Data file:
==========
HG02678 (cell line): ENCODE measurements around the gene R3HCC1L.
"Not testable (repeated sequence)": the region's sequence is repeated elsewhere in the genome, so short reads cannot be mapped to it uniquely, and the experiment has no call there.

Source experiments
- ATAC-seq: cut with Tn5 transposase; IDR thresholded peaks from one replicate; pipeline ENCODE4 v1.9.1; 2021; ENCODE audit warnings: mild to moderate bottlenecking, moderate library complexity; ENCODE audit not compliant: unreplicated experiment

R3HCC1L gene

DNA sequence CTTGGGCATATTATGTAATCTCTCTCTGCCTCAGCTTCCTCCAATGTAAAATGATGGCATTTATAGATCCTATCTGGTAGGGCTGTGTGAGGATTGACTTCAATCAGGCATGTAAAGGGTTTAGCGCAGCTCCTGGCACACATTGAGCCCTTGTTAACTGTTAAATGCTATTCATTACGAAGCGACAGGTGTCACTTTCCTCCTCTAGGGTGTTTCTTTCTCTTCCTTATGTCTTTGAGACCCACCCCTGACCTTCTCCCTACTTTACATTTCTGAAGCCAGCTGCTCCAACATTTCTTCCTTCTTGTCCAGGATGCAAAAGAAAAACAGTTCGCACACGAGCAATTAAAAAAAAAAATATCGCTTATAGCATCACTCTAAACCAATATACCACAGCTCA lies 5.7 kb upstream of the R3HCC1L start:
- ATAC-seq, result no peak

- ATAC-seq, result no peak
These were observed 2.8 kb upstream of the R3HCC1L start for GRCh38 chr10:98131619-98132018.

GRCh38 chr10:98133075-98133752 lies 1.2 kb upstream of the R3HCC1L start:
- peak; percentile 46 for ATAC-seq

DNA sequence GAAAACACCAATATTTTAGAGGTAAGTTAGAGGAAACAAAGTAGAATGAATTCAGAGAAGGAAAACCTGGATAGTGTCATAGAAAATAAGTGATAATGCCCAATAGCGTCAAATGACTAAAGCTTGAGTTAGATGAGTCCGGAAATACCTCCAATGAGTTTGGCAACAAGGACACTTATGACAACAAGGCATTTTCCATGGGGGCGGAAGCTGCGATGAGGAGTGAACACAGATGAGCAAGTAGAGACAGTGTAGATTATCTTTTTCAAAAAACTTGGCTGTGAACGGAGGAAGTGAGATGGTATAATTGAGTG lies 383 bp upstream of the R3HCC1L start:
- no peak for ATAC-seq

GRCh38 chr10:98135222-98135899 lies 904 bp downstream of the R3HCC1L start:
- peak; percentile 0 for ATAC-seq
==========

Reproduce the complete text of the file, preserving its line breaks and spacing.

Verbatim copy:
HG02678 (cell line): ENCODE measurements around the gene R3HCC1L.
"Not testable (repeated sequence)": the region's sequence is repeated elsewhere in the genome, so short reads cannot be mapped to it uniquely, and the experiment has no call there.

Source experiments
- ATAC-seq: cut with Tn5 transposase; IDR thresholded peaks from one replicate; pipeline ENCODE4 v1.9.1; 2021; ENCODE audit warnings: mild to moderate bottlenecking, moderate library complexity; ENCODE audit not compliant: unreplicated experiment

R3HCC1L gene

DNA sequence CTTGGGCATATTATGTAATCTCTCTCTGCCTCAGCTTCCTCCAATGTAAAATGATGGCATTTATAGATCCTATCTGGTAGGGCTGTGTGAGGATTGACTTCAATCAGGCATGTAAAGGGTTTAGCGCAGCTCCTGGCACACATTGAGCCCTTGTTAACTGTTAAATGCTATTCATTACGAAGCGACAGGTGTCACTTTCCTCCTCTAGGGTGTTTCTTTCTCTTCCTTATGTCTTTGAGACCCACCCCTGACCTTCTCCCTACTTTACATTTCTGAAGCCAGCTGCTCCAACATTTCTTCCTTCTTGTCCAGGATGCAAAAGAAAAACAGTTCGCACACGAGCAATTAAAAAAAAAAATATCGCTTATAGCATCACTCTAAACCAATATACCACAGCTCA lies 5.7 kb upstream of the R3HCC1L start:
- ATAC-seq, result no peak

- ATAC-seq, result no peak
These were observed 2.8 kb upstream of the R3HCC1L start for GRCh38 chr10:98131619-98132018.

GRCh38 chr10:98133075-98133752 lies 1.2 kb upstream of the R3HCC1L start:
- peak; percentile 46 for ATAC-seq

DNA sequence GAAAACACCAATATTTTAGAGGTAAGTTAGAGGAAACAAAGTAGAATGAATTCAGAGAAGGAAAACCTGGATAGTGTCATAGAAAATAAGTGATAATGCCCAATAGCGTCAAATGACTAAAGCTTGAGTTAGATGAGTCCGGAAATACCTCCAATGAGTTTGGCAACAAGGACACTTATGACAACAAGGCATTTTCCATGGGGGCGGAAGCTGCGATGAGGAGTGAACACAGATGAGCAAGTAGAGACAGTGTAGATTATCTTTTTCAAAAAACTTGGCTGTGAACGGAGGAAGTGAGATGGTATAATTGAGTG lies 383 bp upstream of the R3HCC1L start:
- no peak for ATAC-seq

GRCh38 chr10:98135222-98135899 lies 904 bp downstream of the R3HCC1L start:
- peak; percentile 0 for ATAC-seq